Often pet owners are faced with a difficult dilemma: Spend hundreds, even thousands, of dollars on a treatment that may or may not work, that may or may not make the animal suffer more, or let go?

Davis, an acupuncturist, had to make that choice with one of her cats. Chuckie was 14 and a diabetic. Then he developed a thyroid problem. Then he started having seizures. He was on all sorts of medications and couldn't walk. "At that point, do you let them go?" she asked. "I did."

He died last summer. "I have limited resources," she said.

But she also had a moral quandary. "It's a balance for every person with their pets," she said. "For some people, it is their lives, and they're willing to do heroic measures they would do for a spouse or child. We just have to be realistic. For other people, it's just probably more like myself, where you give them a great life and share wonderful times and allow them to be the animals they are."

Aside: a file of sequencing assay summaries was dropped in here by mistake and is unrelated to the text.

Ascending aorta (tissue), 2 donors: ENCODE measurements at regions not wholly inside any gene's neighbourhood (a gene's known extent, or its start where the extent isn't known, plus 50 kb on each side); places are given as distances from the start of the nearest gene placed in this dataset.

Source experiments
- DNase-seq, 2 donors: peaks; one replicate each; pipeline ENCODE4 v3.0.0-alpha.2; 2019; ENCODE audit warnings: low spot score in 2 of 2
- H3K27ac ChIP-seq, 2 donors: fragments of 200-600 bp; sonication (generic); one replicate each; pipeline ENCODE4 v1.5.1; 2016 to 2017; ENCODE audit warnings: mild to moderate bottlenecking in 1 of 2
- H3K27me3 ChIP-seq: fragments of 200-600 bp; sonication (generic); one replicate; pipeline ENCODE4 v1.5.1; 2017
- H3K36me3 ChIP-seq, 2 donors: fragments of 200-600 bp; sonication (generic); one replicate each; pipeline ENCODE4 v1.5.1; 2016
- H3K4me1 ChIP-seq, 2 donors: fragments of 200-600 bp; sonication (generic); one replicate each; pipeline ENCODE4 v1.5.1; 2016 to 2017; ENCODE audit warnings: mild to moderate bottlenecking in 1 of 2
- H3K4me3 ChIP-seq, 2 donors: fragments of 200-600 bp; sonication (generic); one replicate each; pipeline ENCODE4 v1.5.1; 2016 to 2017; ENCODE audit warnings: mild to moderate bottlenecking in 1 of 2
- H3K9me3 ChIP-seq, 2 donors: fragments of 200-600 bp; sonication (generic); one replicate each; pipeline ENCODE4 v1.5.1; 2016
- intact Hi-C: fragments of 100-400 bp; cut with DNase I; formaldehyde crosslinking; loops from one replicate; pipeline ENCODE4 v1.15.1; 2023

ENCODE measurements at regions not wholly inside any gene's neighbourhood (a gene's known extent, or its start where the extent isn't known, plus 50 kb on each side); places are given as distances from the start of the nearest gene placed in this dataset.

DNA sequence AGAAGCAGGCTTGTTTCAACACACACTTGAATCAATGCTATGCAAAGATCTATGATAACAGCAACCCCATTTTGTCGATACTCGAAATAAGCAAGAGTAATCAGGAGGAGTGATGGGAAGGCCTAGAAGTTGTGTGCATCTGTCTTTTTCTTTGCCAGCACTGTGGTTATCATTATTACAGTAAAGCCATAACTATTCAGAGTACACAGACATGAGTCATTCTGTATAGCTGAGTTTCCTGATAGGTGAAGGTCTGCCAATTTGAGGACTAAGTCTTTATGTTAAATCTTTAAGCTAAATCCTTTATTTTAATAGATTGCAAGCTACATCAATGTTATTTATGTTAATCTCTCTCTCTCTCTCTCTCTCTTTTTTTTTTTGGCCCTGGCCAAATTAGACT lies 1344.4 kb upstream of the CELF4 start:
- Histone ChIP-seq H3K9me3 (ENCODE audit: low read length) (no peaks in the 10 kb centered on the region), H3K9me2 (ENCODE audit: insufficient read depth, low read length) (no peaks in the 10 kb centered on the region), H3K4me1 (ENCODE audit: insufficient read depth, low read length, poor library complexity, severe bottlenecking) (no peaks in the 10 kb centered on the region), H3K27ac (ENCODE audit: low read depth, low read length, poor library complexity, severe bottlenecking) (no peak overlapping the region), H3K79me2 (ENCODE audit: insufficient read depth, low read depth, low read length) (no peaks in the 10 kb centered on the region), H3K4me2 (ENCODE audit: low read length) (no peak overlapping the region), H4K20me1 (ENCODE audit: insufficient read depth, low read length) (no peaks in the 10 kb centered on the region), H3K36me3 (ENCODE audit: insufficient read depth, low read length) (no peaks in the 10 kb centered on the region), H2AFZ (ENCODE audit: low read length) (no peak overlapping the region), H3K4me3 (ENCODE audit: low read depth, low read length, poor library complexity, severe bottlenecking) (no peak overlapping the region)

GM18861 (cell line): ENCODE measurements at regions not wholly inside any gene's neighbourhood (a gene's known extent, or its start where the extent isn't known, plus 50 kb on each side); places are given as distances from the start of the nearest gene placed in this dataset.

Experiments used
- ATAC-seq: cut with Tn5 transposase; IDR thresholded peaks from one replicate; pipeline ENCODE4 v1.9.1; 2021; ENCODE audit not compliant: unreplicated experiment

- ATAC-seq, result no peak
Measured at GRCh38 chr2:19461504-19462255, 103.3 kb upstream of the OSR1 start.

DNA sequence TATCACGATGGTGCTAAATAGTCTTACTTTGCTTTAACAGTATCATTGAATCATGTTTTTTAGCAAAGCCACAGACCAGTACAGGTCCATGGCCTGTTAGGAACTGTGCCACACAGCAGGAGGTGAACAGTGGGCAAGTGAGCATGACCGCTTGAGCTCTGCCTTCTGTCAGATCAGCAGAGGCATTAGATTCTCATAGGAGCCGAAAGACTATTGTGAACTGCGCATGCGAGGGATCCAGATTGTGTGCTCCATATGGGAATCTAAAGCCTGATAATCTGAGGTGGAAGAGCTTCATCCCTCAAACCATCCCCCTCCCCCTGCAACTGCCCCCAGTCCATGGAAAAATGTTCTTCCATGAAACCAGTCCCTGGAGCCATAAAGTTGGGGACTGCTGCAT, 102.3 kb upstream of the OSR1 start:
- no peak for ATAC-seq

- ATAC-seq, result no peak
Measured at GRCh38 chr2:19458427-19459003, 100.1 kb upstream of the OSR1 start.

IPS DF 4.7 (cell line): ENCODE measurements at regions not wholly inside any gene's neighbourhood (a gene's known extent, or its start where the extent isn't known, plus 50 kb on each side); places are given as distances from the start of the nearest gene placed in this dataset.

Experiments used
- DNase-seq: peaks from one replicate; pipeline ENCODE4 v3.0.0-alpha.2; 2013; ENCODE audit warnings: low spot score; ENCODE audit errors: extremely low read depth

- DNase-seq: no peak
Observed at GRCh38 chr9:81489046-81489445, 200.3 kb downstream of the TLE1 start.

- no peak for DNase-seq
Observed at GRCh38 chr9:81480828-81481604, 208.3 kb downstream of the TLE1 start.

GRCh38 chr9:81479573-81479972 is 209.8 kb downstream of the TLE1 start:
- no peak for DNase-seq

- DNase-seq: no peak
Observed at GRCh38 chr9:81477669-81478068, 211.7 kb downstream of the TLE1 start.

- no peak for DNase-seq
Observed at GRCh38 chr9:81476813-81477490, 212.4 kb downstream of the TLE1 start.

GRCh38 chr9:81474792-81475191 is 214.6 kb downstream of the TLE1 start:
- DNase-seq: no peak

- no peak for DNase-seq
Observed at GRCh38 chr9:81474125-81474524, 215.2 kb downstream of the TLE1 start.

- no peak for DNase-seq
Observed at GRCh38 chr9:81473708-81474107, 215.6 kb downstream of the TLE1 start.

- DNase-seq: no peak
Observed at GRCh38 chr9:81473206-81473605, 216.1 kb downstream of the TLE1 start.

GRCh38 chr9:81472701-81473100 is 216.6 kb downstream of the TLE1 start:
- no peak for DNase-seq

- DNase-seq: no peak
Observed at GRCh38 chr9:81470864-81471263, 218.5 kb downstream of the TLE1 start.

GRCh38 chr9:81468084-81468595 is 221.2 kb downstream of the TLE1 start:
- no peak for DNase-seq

To manage pet costs, Mark A. Collar, chief executive of Collar Financial Strategies in Illinois, suggests stashing at least $50 a month in a U.S. government bond or a fund that invests in Treasurys. Or you can simply set money aside in a savings account, other planners and vets said.

Another option is to pay for pet health insurance. Policies vary in price but typically cost about $30 to $50 a month. Fewer than 4 percent of American pets are insured, according to a study by the American Pet Products Manufacturers Association released last year. But the industry is growing, with more than two dozen companies offering plans. According to Consumer Reports, the industry sold $230 million in policies in 2006.